Sleepwalking/somnambulism. We found several case reports regarding the unusual side effects of zolpidem, including multiple case reports of sleepwalking/somnambulism. Sleepwalking is relatively common in childhood but is rather infrequent in adulthood. Although its cause is uncertain, it is believed that stress, medication (lithium, neuroleptics, benzodiazepines, and other sedatives), substance abuse, and brain injury play a large role.29

Mendelson30 first reported a case of sleepwalking after the intake of zolpidem. The patient got up and began walking around on top of the bed during stage 4 sleep on polysomnography. He had received a routine polysomnography. The patient reported that he thought he had been asleep and was dreaming about standing on a step stool and needing to get higher. He had no memory of actually walking about. Since then, there have been several reported cases of somnambulism occurring after the intake of zolpidem for insomnia.29,31-35 Those with a history of sleepwalking in childhood may be more susceptible to sleepwalking after taking zolpidem.30

The mechanism of the induction of somnambulism/amnesic sleep-related behaviors remains unclear. Sleepwalking, or somnambulism, is a series of complex behaviors that are initiated during slow-wave sleep (stage 3 or 4 NREM sleep) and result in purposeless movements or walking during sleep. Sleepwalking represents a disorder of arousal. Even though it minimally affects sleep architecture, zolpidem may increase stage 3 and 4 sleep. Sharma and Dewan34 reported a case of zolpidem-induced somnambulism and described that, during an episode of somnambulism, the normal arousal mechanism was altered, which resulted in partial arousal without full consciousness. They suggested that zolpidem produced a physiologic state during slow-wave sleep that presented clinically as somnambulism and electroencephalographic changes associated with the use of zolpidem including suppression of REM sleep.34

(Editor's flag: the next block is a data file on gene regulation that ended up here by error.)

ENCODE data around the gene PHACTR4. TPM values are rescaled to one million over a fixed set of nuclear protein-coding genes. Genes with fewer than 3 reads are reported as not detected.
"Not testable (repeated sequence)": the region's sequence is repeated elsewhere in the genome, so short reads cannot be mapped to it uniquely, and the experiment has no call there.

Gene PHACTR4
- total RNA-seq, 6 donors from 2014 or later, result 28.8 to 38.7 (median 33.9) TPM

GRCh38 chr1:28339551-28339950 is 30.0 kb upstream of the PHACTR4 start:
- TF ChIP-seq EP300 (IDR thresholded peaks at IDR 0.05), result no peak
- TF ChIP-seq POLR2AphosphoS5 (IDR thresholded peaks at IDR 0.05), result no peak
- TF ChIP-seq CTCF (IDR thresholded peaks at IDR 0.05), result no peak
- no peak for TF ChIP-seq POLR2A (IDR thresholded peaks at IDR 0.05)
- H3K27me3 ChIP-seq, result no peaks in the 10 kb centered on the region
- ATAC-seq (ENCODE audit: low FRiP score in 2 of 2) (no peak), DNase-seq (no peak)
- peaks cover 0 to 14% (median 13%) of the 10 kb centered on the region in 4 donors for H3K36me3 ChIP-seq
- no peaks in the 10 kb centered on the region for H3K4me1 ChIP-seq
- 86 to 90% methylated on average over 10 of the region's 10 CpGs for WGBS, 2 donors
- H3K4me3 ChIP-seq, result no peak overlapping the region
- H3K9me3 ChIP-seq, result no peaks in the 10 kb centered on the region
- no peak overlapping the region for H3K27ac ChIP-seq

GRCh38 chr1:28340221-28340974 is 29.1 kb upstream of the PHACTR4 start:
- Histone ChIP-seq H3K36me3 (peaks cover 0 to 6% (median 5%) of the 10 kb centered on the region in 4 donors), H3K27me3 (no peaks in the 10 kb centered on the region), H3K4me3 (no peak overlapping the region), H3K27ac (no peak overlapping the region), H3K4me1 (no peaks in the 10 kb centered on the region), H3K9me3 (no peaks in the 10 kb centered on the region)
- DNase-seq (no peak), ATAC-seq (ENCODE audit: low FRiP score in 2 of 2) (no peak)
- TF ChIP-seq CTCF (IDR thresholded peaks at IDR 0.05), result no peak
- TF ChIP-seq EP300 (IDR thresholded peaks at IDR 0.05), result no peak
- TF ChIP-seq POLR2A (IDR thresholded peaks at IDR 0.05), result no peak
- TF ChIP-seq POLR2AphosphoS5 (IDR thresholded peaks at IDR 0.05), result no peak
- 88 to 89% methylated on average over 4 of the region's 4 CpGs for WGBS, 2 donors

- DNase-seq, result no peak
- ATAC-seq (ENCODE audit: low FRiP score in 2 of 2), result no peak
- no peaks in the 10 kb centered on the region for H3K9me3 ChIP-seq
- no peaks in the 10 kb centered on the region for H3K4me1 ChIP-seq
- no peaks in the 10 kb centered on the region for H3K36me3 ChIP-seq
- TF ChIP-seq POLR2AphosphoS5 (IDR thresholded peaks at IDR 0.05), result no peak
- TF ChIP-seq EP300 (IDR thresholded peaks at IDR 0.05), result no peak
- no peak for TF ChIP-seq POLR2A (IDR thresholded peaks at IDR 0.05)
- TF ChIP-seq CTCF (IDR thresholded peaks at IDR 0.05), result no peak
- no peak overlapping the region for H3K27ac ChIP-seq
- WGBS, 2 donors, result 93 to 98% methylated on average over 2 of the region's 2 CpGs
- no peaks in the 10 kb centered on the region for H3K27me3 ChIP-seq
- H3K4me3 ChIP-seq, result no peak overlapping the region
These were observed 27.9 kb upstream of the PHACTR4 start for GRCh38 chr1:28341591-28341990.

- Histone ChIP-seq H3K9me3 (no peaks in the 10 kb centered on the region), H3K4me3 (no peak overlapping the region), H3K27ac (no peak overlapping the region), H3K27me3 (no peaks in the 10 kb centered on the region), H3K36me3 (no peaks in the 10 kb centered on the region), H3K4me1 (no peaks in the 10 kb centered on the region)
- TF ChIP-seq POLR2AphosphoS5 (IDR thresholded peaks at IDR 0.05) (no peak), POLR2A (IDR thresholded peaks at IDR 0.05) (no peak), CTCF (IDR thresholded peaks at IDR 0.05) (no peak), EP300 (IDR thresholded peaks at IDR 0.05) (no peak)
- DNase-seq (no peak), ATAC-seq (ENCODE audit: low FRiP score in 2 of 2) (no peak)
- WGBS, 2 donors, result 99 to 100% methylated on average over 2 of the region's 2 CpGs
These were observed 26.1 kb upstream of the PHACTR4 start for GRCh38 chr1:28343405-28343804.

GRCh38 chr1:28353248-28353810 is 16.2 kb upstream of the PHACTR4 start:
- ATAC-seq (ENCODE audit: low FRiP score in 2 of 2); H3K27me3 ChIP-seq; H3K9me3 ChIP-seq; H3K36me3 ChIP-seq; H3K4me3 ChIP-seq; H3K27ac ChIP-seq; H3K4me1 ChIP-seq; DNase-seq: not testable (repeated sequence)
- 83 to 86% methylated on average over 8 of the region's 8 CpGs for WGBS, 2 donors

Recently, Tsai et al28 reported somnambulism or amnestic sleep-related behavioral problems in 13 (5.1%) patients out of a total of 255 zolpidem users and found that anterograde amnesia appears to be a zolpidem dose-dependent phenomenon that is reported to occur more frequently at doses higher than 15 mg/night. Ganzoni et al36 observed anterograde amnesia/somnambulism in 1.1% of 1,972 insomnia patients taking zolpidem.

We experienced a case involving sleepwalking after the concomitant use of zolpidem and fluvoxamine, and it is reported here as follows.

Case 2

Ms A, a 15-year-old high school female outpatient with a 2-month history of depression and insomnia, had been treated with 5 mg of zolpidem as needed for insomnia at bedtime. She had no history of psychosis, substance abuse, or sleep disturbance. We prescribed 25 mg/d of fluvoxamine for her depressive symptoms. After 2 weeks on this concomitant medication, the patient took zolpidem at 9:00 pm. At 12:30 am, Ms A woke up and walked out of her house without changing her clothes and visited her friend’s house 1½ miles away. She spoke to her friend with incoherent speech. After 30 minutes, the friend’s mother brought Ms A home. She subsequently fell asleep. The patient had no memory of this event in the morning. Zolpidem treatment was stopped, and, since then, no complaints of sleepwalking have developed. This sleepwalking episode was attributed to the interaction between zolpidem and fluvoxamine.